David Bourget (Western Ontario)
David Chalmers (ANU, NYU)
Rafael De Clercq
Ezio Di Nucci
Jack Alan Reynolds
Learn more about PhilPapers
Behavior and Philosophy 23 (2):57 - 62 (1995)
The argument of this paper rests on the distinction between two types of what are, loosely speaking, logical claims: A general (speaker-independent) claim that some favoured principle of inference is both truth-preserving, and consistent with certain others. A claim by a particular speaker that he/she has reasonable deductive grounds for concluding that some particular statement is true. The first is a matter of pure logic—a question of what (allegedly) follows from what. The second is a matter of epistemic logic—a question of whether someone has, or more generally, whether there are, reasonable deductive grounds for concluding that something is the case. I shall argue that this distinction has a crucial bearing on the disagreement between classical logicians and non-classical logicians, which is essentially a disagreement about inferential behaviour. The argument is laid out in a manner designed to maximise the chances of any errors being detected. The paper concludes with some considerations of the relevance of relevant logic to the psychologist investigating inference behaviour.
|Keywords||No keywords specified (fix it)|
|Categories||categorize this paper)|
Setup an account with your affiliations in order to access resources via your University's proxy server
Configure custom proxy (use this if your affiliation does not provide a proxy)
|Through your library|
References found in this work BETA
No references found.
Citations of this work BETA
No citations found.
Similar books and articles
David Godden (2005). Psychologism in the Logic of John Stuart Mill: Mill on the Subject Matter and Foundations of Ratiocinative Logic. History and Philosophy of Logic 26 (2):115-143.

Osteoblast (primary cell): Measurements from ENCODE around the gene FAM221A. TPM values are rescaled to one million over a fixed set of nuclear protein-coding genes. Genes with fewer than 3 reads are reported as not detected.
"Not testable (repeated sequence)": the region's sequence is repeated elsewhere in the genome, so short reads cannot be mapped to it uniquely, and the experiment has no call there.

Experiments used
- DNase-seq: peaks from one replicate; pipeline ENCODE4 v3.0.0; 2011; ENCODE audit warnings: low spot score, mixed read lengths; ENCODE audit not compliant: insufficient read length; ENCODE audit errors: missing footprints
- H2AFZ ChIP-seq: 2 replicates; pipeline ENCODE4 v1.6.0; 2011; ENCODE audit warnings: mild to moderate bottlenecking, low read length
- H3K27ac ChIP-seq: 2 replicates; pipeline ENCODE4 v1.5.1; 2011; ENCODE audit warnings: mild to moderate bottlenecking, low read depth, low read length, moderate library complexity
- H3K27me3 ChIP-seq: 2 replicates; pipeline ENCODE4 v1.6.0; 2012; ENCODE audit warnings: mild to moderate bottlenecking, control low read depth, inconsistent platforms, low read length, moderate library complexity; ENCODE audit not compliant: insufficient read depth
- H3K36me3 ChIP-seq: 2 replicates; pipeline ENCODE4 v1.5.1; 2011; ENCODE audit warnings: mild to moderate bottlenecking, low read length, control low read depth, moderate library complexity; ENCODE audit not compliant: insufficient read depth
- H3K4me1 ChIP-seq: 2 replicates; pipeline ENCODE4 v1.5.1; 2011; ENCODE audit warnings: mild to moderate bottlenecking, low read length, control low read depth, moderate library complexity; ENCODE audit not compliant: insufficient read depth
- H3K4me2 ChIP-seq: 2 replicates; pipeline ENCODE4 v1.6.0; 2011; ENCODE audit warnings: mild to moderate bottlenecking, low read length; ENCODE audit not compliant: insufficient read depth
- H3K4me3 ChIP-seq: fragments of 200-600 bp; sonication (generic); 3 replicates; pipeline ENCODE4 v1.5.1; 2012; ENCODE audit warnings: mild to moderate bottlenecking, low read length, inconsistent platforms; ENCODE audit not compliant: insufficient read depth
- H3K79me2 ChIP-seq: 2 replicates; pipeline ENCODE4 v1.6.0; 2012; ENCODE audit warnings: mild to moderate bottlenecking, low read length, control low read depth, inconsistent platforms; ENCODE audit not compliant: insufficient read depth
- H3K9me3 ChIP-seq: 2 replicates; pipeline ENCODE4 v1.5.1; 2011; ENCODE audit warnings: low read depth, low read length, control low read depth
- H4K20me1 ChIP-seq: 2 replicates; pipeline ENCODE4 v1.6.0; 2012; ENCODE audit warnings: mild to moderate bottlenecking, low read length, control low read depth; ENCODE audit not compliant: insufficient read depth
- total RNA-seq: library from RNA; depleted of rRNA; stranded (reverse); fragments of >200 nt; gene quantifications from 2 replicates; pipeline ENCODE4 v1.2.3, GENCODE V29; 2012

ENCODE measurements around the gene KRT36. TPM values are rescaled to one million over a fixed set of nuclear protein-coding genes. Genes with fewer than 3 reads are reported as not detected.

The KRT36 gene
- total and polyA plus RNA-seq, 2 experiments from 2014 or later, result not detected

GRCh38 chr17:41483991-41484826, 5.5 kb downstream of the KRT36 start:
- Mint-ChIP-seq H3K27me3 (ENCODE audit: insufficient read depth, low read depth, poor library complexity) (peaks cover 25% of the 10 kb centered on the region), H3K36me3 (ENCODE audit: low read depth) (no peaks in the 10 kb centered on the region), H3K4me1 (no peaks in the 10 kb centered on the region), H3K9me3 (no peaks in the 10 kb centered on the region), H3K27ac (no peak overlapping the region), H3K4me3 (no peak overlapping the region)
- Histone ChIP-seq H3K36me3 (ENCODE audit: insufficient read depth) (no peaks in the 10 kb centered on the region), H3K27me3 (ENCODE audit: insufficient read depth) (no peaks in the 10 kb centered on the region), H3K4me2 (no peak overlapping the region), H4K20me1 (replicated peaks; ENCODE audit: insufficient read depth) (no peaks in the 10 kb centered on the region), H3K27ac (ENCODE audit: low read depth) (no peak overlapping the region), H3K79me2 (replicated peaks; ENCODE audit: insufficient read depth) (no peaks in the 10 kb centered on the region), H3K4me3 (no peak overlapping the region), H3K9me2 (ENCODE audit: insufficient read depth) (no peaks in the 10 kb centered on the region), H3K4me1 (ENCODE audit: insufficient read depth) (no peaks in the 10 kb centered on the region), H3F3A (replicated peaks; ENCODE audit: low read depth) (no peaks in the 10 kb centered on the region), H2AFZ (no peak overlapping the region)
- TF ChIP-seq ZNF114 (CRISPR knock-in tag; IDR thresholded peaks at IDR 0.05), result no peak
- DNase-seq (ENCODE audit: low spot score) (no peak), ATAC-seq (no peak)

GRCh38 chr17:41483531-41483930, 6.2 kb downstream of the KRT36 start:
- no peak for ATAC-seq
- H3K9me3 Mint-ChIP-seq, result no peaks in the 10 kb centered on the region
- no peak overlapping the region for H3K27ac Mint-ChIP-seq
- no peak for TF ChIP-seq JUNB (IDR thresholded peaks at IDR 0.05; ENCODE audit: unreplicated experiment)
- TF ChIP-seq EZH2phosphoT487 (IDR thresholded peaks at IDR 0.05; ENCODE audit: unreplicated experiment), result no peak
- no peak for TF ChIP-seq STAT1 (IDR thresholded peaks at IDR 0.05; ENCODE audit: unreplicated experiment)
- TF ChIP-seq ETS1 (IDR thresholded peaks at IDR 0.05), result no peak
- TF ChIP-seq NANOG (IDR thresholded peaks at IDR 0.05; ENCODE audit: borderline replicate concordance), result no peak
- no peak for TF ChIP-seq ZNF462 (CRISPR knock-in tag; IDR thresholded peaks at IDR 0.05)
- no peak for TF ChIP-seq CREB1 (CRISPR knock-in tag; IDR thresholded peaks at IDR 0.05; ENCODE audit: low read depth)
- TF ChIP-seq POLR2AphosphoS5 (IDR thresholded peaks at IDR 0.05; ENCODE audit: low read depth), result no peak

Tyler Burge (2003). Logic and Analyticity. Grazer Philosophische Studien 66 (1):199-249.
Ken Akiba (2000). Logic and Truth. Journal of Philosophical Research 25:101-123.
John Bell & Michael Hallett (1982). Logic, Quantum Logic and Empiricism. Philosophy of Science 49 (3):355-379.
Stephen Read (2006). Monism: The One True Logic. In D. de Vidi & T. Kenyon (eds.), A Logical Approach to Philosophy: Essays in Memory of Graham Solomon. Springer
Peter Schroeder-Heister (1984). Popper's Theory of Deductive Inference and the Concept of a Logical Constant. History and Philosophy of Logic 5 (1):79-110.
Danilo Suster (2012). Informal Logic and Informal Consequence. In Trobok Majda, Miscevic Nenad & Zarnic Berislav (eds.), Between logic and reality : modeling inference, action and understanding, (Logic, epistemology, and the unity of science, vol. 25). Springer 101--120.
Jan Dejnožka (2010). The Concept of Relevance and the Logic Diagram Tradition. Logica Universalis 4 (1):67-135.
Dov M. Gabbay (ed.) (2002). Handbook of the Logic of Argument and Inference: The Turn Towards the Practical. Elsevier.
D. S. Clarke (1973). Deductive Logic. Carbondale,Southern Illinois University Press.
David Sherry (2006). Formal Logic for Informal Logicians. Informal Logic 26 (2):199-220.
Gilbert Harman (2009). Field on the Normative Role of Logic. Proceedings of the Aristotelian Society 109 (1pt3):333 - 335.
Jaroslav Peregrin (2008). What is the Logic of Inference? Studia Logica 88 (2):263 - 294.
Added to index2011-05-29
Total downloads3 ( #639,282 of 1,911,521 )
Recent downloads (6 months)1 ( #457,720 of 1,911,521 )
How can I increase my downloads?